How to Raise Sheep – 5 Things to Consider and What You Need to Know When Raising Sheep

Before anyone can start raising sheep, they first have to know for what purpose they would like to raise sheep. Would it be for wool? Meat? Milk? Most farmers settle on only one as specific breeds are often specialized in their uses. While there are breeds that are good for dual or cross purposes, they often don't produce the best wool, meat, or milk of their kind. A beginning sheep farmer learning how to raise sheep must also be prepared for the many hardships he will go through. As a farmer grows in experience, raising sheep will get easier and more manageable.

5 Things to consider when learning how to raise sheep:

Land - how much land is available to you? As a general rule an acre is good for about 3-5 sheep or ewes.

Shelter - a barn that can house your flock to protect them from the cold in winter or extreme heat in dry season is needed. Farmers are advised to set aside an average of 15 square feet per ewe.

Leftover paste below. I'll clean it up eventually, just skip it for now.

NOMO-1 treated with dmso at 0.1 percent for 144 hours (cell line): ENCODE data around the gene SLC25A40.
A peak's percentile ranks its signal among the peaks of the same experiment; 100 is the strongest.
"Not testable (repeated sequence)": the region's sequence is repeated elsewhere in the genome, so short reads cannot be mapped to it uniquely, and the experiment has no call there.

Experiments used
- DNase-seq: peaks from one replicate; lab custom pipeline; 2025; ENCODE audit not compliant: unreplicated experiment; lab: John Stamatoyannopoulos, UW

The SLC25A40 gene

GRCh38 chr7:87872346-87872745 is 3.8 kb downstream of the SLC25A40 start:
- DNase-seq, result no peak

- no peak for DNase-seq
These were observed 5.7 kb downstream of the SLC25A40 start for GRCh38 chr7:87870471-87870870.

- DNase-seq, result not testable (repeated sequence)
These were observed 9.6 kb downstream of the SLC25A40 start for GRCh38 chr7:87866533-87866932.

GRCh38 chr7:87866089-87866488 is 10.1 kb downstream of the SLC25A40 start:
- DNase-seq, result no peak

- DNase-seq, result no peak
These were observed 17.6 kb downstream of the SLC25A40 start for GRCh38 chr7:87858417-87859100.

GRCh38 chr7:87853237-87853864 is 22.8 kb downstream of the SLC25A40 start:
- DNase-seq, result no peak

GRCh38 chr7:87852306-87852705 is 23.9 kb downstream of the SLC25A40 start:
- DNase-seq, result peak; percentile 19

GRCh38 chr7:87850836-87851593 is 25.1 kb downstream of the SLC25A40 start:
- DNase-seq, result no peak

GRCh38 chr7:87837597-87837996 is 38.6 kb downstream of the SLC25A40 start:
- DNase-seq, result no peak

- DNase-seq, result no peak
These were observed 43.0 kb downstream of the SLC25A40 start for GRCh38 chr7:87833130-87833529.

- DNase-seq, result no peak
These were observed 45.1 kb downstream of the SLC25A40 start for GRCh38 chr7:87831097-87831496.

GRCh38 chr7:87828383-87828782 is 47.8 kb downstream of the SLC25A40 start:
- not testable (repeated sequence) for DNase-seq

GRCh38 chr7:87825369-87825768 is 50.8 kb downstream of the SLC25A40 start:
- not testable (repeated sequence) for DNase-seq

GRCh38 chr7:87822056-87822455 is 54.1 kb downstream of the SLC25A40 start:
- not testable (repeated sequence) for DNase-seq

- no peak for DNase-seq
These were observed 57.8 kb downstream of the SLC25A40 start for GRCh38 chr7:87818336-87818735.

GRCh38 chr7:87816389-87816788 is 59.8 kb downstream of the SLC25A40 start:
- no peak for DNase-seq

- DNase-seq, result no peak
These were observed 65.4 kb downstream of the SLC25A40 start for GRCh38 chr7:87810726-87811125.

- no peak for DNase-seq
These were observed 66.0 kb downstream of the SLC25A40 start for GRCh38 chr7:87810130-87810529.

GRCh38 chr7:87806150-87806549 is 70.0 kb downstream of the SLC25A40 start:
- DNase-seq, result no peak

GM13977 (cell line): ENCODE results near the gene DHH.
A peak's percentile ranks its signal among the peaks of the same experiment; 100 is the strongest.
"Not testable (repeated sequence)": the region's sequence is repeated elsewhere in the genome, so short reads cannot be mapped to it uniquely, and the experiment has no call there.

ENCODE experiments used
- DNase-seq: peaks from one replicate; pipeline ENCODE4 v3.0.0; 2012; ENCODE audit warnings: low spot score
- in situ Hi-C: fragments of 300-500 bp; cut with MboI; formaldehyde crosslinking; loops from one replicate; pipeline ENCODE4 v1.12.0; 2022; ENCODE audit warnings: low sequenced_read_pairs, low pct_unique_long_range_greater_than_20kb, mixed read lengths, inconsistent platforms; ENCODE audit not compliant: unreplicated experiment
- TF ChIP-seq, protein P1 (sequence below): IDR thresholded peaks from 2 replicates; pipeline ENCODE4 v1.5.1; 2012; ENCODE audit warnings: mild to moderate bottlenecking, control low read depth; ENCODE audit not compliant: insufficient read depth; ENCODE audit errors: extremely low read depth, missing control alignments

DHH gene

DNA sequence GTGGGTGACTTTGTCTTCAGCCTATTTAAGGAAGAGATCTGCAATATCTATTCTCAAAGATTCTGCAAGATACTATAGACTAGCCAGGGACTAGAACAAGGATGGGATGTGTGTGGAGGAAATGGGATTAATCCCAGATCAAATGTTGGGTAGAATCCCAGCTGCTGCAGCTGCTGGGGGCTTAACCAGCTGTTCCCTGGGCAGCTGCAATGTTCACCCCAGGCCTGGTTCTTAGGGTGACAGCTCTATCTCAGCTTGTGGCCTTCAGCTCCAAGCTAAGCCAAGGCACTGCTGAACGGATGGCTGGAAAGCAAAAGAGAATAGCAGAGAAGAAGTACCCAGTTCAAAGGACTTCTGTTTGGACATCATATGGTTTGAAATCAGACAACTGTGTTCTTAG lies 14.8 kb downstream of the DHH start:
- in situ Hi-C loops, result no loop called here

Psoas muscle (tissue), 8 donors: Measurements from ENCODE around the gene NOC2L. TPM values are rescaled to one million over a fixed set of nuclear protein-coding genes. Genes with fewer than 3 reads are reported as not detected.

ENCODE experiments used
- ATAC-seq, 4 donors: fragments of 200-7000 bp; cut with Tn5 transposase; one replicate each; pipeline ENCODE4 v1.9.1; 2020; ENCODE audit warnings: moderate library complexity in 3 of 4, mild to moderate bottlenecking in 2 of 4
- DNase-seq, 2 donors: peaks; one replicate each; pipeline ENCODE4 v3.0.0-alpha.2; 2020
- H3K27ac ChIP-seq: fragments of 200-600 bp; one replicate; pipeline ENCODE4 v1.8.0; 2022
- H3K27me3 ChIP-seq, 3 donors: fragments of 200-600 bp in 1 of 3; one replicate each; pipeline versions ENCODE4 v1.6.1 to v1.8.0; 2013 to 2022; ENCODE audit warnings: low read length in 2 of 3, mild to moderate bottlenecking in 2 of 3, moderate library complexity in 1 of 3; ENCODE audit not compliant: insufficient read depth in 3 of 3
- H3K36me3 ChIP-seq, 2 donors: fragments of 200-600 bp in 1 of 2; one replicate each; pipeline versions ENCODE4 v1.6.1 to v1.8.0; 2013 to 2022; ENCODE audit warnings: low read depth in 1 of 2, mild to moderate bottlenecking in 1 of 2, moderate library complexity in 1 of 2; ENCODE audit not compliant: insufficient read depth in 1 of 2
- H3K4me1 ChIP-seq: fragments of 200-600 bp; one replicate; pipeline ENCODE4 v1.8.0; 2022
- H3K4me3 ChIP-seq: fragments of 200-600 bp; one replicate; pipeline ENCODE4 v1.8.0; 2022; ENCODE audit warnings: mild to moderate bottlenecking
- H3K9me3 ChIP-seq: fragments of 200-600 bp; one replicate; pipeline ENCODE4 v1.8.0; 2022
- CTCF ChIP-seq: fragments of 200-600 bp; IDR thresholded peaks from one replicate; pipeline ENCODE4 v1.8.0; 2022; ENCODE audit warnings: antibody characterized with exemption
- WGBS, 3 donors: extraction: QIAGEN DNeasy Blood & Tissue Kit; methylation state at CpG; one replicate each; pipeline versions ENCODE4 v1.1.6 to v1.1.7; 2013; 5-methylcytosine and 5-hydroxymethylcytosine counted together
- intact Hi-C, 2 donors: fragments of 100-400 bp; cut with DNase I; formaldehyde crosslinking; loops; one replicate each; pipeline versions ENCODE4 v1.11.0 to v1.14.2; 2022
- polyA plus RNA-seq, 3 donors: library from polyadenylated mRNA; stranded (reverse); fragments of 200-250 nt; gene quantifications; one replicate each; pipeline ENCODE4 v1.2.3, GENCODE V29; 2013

Market - how do you plan to sell your product? Do you have readily available buyers or do you plan to make use of cooperatives? It is important that you know your market and study how you can earn and increase your market's potential.

Machinery, equipment, labor - these are things you need to maintain and raise your flock. For starters, you need fencing, cleaning, tagging and shearing equipment. You'll need barn hands if your flock is larger than what you can manage. You also need guard or sheep dogs if you will be letting your flock graze on open land.

Capital - you cannot start raising sheep if you do not have the necessary capital to buy the equipment, and the sheep necessary to start a flock.

You also need to learn flock management styles if you want to learn how to raise sheep. There are 4 styles of flock management. Range band, farm flocks, specialized flocks, hobby flocks. Range band flocks are for those with a large number of sheep (usually 1,000-1,500 ewes) kept in pasture in either open or fenced land with a large acreage. Because of the large number of sheep, range band flocks subsist purely on pasture alone, as it is economically not feasible to spend for extra feed or hay to the sheep. Farm flocks are smaller bands of sheep kept on a smaller area than range band flocks. It is more manageable and feeding can be supplemented by hay and other grains. Hobby flocks are started by hobbyist or by farmers wanting to preserve breeds which are slowly dying out. Hobby flocks can also be started to provide for specialty products such as wool for hand spinners. Those starting out in learning how to raise sheep often start with a hobby flock before expanding to farm flock size.

The Author:

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